}
	}

	// make sure we do net get chunked, deflated or gzipped content
	$sent_headers[] = 'Accept-Encoding: ';
	$sent_headers[] = 'Cache-Control: max-age=0';
	$sent_headers[] = 'Connection: keep-alive';

	// initialize cURL with the URL, our headers and set headers retrieval on
	$curl = curl_init('http://'.$url);
	curl_setopt_array($curl, array(
			CURLOPT_HEADER => true,
			CURLOPT_RETURNTRANSFER => true,
			CURLOPT_BINARYTRANSFER => true,
			CURLOPT_HTTPHEADER => $sent_headers
	));

	// execute cURL call and get status code
	$result = curl_exec($curl);
	$status = curl_getinfo($curl, CURLINFO_HTTP_CODE);
	curl_close($curl);

	if ($status == 200) {
		// file was successfully retrieved
		if (file_put_contents($filename, $result)===false) {
			// show error on unsuccessful write
			header('Internal Server Error', true, 500);
			exit;
		}
	} else if ($file_exists) {
		// serve stale
		$result = file_get_contents($filename);
		// reset refresh timer
		touch($filename);
	}

}

// split the message in raw headers and body
if (strpos($result,"\r\n\r\n")!==false) {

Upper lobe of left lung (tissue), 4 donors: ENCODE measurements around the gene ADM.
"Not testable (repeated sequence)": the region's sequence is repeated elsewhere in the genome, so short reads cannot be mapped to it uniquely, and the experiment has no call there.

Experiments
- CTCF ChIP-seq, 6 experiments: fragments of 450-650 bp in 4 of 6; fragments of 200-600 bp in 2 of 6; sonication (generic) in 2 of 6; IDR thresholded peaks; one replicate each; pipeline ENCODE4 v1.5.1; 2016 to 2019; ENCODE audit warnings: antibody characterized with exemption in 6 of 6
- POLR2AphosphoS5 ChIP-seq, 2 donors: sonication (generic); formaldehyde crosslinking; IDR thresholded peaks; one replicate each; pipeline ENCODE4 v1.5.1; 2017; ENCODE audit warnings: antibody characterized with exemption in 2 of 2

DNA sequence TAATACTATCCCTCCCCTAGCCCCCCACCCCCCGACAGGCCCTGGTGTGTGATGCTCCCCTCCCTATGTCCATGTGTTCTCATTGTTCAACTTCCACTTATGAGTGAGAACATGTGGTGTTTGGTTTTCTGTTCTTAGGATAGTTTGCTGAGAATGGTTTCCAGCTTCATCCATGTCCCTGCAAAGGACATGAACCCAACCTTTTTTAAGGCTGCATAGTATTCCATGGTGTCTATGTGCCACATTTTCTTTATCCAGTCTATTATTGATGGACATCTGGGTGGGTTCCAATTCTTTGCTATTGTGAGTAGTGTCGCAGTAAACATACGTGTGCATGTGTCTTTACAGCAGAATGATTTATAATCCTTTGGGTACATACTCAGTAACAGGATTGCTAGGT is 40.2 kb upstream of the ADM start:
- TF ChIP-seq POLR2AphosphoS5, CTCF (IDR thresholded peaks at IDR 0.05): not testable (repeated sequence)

list($raw_headers,$body) = explode("\r\n\r\n", $result, 2);
} else {
	list($raw_headers,$body) = array($result,'');
}

// convert raw headers into an array
$raw_headers = explode("\n", $raw_headers);

// parse raw headers into received headers
$received_headers = array();
foreach ($raw_headers as $h) {
	$h = explode(':', $h, 2);
	if (isset($h[1])) {
		$received_headers[$h[0]] = trim($h[1]);
	}
}

// set certain headers for the output
foreach (array('Content-Type','Content-Encoding') as $header) {
	if (isset($received_headers[$header])) {
		header($header.': '.$received_headers[$header]);
	}
}

// replace the absolute URL's in the output
foreach ($hostnames as $hostname) {
	$body = preg_replace('/(https?:)?\/\/'.str_replace('.','\.',$hostname).'\//',
		$_SERVER['SCRIPT_NAME'].'/'.$hostname.'/', $body);
}

// set the new content length properly
header('Content-Length: '.strlen($body));

// echo the contents of the body
echo $body;

Best thing since sliced bread.. ;-) And only 128 lines of PHP code! Source code is on Github:

https://github.com/mevdschee/asset-proxy.php

 

AmsterdamPHP talks Docker at LeaseWeb

amsterdam_phpNext Thursday (December 18th) Robin Speekenbrink will be talking at LeaseWeb about Docker and virtualization in his talk titled “Meet the Phockers”.

Docker is an open platform for developers and sysadmins to build, ship, and run distributed applications. Consisting of Docker Engine, a portable, lightweight runtime and packaging tool, and Docker Hub, a cloud service for sharing applications and automating workflows, Docker enables apps to be quickly assembled from components and eliminates the friction between development, QA, and production environments. As a result, IT can ship faster and run the same app, unchanged, on laptops, data center VMs, and any cloud.- docker.com